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Lecture

2. Neuropharmacology Intro.docx

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Department
Psychology
Course
PSYC476
Professor
Kristin Hillman
Semester
Fall

Description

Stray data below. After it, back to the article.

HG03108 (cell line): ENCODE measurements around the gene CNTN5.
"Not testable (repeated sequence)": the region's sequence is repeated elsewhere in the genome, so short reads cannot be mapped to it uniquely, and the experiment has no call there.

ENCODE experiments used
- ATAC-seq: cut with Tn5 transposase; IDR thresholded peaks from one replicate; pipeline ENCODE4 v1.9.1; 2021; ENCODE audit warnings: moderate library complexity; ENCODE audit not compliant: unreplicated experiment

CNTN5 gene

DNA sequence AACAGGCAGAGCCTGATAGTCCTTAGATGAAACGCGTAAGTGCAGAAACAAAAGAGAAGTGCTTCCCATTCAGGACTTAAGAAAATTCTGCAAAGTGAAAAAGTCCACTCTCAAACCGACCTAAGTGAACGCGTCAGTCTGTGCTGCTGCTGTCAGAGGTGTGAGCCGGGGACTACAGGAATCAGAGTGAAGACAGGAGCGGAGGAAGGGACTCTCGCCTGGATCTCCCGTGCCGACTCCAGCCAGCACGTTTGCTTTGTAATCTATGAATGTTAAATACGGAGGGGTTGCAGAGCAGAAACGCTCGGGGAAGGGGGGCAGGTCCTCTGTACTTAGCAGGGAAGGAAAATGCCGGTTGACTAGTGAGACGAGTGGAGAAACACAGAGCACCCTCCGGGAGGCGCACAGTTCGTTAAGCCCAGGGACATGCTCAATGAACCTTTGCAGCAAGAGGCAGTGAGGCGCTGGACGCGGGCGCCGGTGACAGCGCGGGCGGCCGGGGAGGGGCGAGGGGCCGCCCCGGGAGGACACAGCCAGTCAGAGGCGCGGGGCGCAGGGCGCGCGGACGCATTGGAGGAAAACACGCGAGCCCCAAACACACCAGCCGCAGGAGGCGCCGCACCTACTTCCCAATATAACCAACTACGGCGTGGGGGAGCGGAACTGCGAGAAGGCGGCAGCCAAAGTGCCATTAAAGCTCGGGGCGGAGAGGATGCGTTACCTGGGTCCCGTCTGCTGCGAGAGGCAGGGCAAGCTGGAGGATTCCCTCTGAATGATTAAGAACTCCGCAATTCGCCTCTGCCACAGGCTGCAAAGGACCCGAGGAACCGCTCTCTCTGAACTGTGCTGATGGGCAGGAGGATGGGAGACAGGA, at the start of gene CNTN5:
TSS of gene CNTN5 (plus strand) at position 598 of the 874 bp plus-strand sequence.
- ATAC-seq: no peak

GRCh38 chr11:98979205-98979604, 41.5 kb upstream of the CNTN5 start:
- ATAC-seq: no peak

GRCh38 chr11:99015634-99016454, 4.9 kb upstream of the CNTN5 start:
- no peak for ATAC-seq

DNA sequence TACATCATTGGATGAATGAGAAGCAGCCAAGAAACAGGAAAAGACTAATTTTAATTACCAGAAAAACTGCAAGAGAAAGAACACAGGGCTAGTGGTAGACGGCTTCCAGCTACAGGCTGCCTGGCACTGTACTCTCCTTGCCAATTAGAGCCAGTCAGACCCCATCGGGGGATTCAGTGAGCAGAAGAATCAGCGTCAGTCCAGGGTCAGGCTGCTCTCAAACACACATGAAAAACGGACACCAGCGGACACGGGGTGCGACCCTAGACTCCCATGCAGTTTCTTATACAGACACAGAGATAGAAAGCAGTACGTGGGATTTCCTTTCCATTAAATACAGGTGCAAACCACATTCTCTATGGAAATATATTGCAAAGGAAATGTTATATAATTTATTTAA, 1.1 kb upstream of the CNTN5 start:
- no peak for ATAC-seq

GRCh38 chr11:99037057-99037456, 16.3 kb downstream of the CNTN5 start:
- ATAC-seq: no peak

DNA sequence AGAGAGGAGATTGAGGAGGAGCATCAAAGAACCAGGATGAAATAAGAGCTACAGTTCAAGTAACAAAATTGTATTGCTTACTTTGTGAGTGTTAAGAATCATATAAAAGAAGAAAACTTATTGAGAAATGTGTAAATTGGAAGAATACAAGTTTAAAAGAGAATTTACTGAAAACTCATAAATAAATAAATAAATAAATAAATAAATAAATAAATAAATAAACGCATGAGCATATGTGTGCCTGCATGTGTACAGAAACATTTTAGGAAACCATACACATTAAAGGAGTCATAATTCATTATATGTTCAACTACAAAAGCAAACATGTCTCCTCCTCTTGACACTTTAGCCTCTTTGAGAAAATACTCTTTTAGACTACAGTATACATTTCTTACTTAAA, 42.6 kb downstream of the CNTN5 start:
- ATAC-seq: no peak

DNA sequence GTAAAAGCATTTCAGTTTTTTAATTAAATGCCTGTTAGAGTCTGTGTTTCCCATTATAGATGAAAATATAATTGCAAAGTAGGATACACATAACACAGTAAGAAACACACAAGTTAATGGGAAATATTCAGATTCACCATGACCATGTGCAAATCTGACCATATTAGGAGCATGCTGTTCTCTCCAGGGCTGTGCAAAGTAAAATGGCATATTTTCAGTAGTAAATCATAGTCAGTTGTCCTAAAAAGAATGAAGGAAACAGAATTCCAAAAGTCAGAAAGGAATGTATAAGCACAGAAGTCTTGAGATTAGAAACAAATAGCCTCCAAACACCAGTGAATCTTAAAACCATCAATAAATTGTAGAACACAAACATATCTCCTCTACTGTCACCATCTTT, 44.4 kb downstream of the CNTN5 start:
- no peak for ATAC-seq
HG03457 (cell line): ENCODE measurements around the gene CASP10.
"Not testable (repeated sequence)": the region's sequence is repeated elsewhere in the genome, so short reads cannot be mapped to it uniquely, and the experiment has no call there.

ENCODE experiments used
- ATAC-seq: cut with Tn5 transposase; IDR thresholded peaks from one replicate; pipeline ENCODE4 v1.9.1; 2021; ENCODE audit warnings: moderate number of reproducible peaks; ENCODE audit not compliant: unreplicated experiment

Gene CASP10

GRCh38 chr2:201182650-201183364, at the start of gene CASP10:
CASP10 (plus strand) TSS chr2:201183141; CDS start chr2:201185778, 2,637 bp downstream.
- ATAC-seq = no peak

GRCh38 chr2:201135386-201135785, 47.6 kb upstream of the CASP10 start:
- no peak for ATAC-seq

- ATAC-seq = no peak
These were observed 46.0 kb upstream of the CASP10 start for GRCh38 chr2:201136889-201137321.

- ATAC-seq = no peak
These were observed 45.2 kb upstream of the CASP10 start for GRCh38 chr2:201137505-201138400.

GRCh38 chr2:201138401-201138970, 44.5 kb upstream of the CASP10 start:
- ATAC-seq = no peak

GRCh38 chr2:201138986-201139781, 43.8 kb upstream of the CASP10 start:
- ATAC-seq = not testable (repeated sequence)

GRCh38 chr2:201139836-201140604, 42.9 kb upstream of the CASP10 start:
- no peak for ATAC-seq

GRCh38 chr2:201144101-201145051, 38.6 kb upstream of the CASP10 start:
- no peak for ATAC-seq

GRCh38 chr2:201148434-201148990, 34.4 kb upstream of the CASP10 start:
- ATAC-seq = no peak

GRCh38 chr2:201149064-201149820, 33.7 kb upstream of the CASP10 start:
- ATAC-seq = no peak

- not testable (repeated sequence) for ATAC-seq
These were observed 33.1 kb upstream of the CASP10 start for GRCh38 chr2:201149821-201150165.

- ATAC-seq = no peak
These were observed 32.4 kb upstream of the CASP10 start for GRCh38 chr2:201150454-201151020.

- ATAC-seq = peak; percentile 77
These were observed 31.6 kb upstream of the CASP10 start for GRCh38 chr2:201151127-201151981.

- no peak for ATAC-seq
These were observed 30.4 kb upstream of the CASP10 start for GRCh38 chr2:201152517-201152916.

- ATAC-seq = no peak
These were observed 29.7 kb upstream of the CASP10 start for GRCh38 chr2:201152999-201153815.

8/23/2013 2:21:00 PM Lipophilic = lipid based (fat loving) – want to be this to get through BBB Drugs and the Body:  Drugs job:  Get the right binding site  Fit snugly  Turn receptor on/off or just occupy the site  PHARMACODYNAMICS  Body’s job:  Try to prevent drug entry to tissue  Manage drug if it does get in (break it down and eliminate it)  PHARACOKENETICS Body does not want drug – is going to try and prevent drug to get in in the first place, if it does manage to get in, its going to try and break you down etc to get you out of the body Pharmacokenetics:  Important for learning how to administer drugs effectively  How much to we need to give (dose?)  How long do we need to wait to  4 subdivisions of pharmacokinetic:  ABSORBTION: o Getting drug into bloodstream (definition) o Measurement for absorption = bioavailability (portion of administered drug that reaches systemic circulation) o What factors affect absorption?  Drug solubility (particle size, ionization, lipophilic) – very soluble = high bioavailability (easily gets in)  Route of administration (e.g. IV injection = 100% bioavailability because it goes straight into the blood)  First-pass metabolism (break down of drug before it even gets into system)  Has to do with taking drugs orally (first-pass)  Take drug  gets to stomach, physical breakdown/enzymatic breakdown/protein- peptidases.  Carries on down GI tract into intestines  Small intestine (SI) = absorption (getting things broken down even further into things that can be absorbed) – important part because this is where drug gets into system  Large intestine (LI) = bringing water absorption  Drug diffuses across intestinal epithelium into hepatic portal circulation.  Blood circulates to liver first (protective part on behalf of body because liver will break down things that shouldn’t be there – safety mechanism – first-pass metabolism = dumped into liver which starts to detox it…this liver stage can really reduce the bioavailability (amount of drug that gets in) – when taken orally  ‘detox’ of blood begins  its up to the drug to make it past the liver stage (sneak past) to make it into the systemic circulation  (e.g.) alcohol dehydrogenases and cytochrome P450 enzymes  DISTRIBUTION: o Movement of drug from bloodstream into tissue o What factors affect distribution:  Drug solubility  Perfusion rate of tissue  Rate of blood flow  Easily distributed in highly perfused organs such as the liver, heart and kidney.  It is distributed in small quantities through less perfused tissues like muscle, fat and peripheral organs  Protein binding (e.g. Albumin)  A drug in blood exists in two forms:  Bound and unbound  Only unbound drug molecules are available to diffuse to tissue sites where the effects of the drug occur, therefore, the unbound drug concentration in systemic circulation typically determines drug concentration at the active site and thus efficacy.  When a drug is free, it can pass back and forth. When its bound up, its not going to be able to push through – its stuck and its not doing to distribute (its not going to have an effect)  Some drugs don’t bind at all.  Tissue sequestering (e.g. Adipose)  If we’ve made our drug purposefully small/lipophilic, it will preferentially go to places that lipophilic is (distributes to fat places etc.)  METABOLISM: o Enzymatic breakdown of drug o First-pass metabolism (one type of metabolism) o Phase 1 (initial phase to break drug so its not active) and phase 2 (stage where something is added on/prep the drug to be eliminated – usually via kidneys) metabolism  Metabolism mostly to prep drug for elimination  But can create toxic intermediates (e.g. paracetamol over dose – enzyme that create toxicity builds up and can kill you)  Can be harmful  Also can create active intermediates  Can also be beneficial  Active drugs = pro-drug (has to be activated)  E.g. metabolism of codeine – way it works is to be metabolized into morphine – helps pain relief. o Half-life (t ½ )  Measurement of metabolism  Time taken to metabolism 50% of drug  Given in time amounts o What factors affect metabolism:  Liver function:  Have to have good function liver to be able to break down drugs appropriately.  Enzyme function:  Genetics (some of us have certain enzymes others don’t have – e.g. by race – genetic background dictates how much and what type of enzymes we do have)  Enviro influences  Workload (if you’re a smoker, it is going to up- regulate enzymes to make up for nicotine effects) – you will have up-regulated enzymes if you have smoked for a while in the liver – why doctors ask if you smoke or not if giving a prescription for drugs.  Drug-drug interactions:  If there is other drugs being taken it is going to affect the metabolism of other drugs taken – might be a lot of workload which affects the metabolism of drugs being taken (some might get though the barrier because workload is too much) o Half-life  Always 50%...  Important because:  Key to effective dosing regimes  Key to effective drug prescribing  Lorazeapam (larger half-life)  Triazolam (smaller half-life/6 hours) o Need something that lasts for the night and not the next day…  Effect which drug you would take for certain needs… e.g. need sleeping drug – wouldn’t take one that has a small half- life or it wouldn’t last the night.  ELIMINATION: o Routes of elimination:  Renal – majority of drugs go through urine  Biliary  Exhalation  Lactation (most drugs can go through breast milk – breastfeeding can affect baby as well)  Perspiration (some things can be eliminated by sweat but would need to sweat liters and litres for it to be effective) o What factors might influence elimination?  Perspiration  Hydration Understanding pharacokenetics key to administering drugs effectively  Minimum